Niall Horan

Niall in the Time of Styles

When “Sign of the Times” dropped last spring, the internet seemed to lose its collective mind. Was it because the highly anticipated previous solo offering from former One Directioner Zayn met with such a lukewarm critical reception last year? Was it because we were, in fact, living in the first days of our descent into an outdated political hellscape, not unlike the dystopian fiction that’s dominated the pop culture cycles for the past several years? Was it simply because Harry Styles is an undeniable force? Was it because it was just a great song? That answer to the “why” depends on whom one asks, but one thing is undeniable: the album that followed has peppered EOTY lists in a way other former Directioner offerings have not. Despite this, fellow former-Directioner Niall Horan quietly released an album in 2017, a largely acoustic, unexpected effort titled Flicker. And so followed the inevitable question – which was the better album?

It would be very easy to say the Styles record was superior and call it a day – after all, it’s flashy. It’s interesting. It was well written, well performed, and well produced – and it is inescapable. That makes it the easy answer. But as with so many things in life, I’m not convinced that the easy answer is necessarily the right one.

Flicker is, simply put, an achievement. Where Styles’ Harry Styles feels beautifully calculated and observational, every lyric and moment on Horan’s first solo effort feels remarkably personal – and yes, classical – in a way that is seldom achieved in pop music – or any genre, for that matter. Upon listening, it’s impossible to escape the feeling of having been the only person invited to the screening of a heartbreakingly beautiful home movie. Elements of Fleetwood Mac and John Mayer (on his best day) are palpable, achieving a level of intimacy with the listener on each track that Styles only comes close to achieving on his rumored Swift-inspired “Two Ghosts”. In fact, in the context of a world where Flicker exists, one is hard pressed to find any kernel of truth quite as poignant on the Styles record as on any of Horan’s ten track offering.

From the opening note of “On the Loose” – a dancey pop track warning a new suitor about the reality of dating one’s former lover, Horan exceeds expectations. As remarkable a feat it is to be a man in 2017 who manages to write that song without dancing into misogyny or slut-shaming (Horan does neither), even that promising start proves to be an inadequate taste of what is to come. Whether it’s the surprisingly seductive “Slow Hands”, or the brilliant “Seeing Blind” collaboration with Maren Morris, Flicker doesn’t miss a step. The album, however, truly shines in its quietest moments. From the poignant heartbreak on “This Town” or “Too Much to Ask”, to the subtle desperation in the imploring “Since We’re Alone” and “Flicker”, Horan establishes himself as the reigning king of paying homage to what sincerity looks like in modern relationships. “Since we’re alone,” he says, “You can show me your heart.” Instead, he shows us his in a way that was impossible to predict based on his boy-band roots. One thing is certain: this was not the record I thought I was going to hear the first time I hit play.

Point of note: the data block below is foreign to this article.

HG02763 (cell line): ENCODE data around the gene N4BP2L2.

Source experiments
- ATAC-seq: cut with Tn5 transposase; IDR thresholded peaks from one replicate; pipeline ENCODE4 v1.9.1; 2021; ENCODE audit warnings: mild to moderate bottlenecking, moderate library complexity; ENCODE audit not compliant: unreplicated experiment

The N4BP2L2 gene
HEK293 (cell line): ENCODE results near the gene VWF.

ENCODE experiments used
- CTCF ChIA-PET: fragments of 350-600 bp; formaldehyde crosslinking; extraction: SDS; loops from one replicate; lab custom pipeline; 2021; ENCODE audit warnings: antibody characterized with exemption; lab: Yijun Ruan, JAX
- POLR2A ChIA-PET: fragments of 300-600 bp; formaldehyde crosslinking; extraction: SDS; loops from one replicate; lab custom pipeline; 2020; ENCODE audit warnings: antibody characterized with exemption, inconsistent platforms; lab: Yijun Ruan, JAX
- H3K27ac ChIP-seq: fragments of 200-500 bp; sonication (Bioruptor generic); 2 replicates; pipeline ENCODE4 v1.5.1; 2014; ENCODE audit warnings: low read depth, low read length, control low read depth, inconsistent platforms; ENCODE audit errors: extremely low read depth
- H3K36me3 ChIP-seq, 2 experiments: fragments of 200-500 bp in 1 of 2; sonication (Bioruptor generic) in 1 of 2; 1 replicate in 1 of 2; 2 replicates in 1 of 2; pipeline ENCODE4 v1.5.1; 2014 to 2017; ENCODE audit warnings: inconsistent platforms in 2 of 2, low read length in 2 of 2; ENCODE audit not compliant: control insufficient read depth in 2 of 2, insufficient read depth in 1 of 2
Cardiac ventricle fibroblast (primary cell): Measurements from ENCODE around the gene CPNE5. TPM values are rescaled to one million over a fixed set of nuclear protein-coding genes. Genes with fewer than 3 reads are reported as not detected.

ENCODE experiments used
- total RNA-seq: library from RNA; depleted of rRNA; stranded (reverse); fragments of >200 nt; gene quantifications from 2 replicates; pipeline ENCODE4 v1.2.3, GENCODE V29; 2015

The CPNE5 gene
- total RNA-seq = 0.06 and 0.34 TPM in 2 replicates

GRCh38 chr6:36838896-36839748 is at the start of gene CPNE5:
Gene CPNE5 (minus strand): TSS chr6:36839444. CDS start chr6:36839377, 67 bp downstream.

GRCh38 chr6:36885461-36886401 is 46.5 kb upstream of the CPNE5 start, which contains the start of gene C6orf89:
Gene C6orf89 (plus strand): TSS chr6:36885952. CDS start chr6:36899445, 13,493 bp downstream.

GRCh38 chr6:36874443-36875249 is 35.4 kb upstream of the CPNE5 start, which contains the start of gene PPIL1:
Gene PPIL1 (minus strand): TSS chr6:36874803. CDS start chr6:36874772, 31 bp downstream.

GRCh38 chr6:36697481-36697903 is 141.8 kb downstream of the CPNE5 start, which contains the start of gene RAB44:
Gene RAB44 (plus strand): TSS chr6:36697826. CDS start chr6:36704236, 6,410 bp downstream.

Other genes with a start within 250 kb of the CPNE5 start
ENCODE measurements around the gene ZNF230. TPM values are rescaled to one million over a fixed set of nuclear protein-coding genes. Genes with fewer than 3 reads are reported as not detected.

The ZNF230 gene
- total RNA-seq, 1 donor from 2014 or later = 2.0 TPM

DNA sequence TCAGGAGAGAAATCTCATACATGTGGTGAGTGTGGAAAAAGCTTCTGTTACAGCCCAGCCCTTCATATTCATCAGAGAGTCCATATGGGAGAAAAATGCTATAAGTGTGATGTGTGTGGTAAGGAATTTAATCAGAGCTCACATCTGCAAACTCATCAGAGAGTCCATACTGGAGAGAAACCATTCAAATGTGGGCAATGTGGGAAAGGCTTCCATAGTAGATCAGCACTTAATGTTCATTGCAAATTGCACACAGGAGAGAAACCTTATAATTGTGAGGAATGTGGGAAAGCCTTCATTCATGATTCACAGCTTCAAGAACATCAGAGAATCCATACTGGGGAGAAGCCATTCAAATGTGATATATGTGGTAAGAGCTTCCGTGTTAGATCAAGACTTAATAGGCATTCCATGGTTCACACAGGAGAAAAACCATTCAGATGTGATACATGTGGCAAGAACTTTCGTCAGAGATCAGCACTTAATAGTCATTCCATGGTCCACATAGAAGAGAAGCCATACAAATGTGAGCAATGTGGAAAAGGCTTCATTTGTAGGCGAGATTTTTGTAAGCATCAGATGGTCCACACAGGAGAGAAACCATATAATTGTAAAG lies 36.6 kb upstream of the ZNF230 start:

And yet – the Styles record is fantastic. At the end of the day, we’re dealing with apples and oranges, and it makes more sense to simply reject the premise of the comparison in the first place. Taste is unquestionably subjective, but there does come a point where it becomes useless to compare two things when those things serve completely different purposes. That’s what happened with these two albums. That’s not to say it isn’t a valid personal choice to prefer one to the other, but the “best” qualifier is not a measure of preference – it’s a measure of quality, and of value delivered. And it’s in that frame of mind that I believe it’s too easy to say that Harry Styles made the better album this year. What we have instead is two wonderful albums, from two very different places, from two very different artists, that serve two very different purposes.

When all is said and done, listening to Styles is like watching something amazing happen. You don’t know where it’s coming from, and you don’t know how it happened, but you just know that it is something truly special. Listening to Niall is like listening to something that you’ve already lived. Your heart has broken in the same places. You’ve loved the same way he has. You want the same things he does. With Styles, it’s like witnessing something fantastic, just out of reach – with Niall, it’s like witnessing something real. Harry Styles was inescapable this year. Flicker deserves that chance.

Anna Acosta
Anna Acosta Anna Acosta is a contributor at She can also be found at @theeannamaria on Twitter.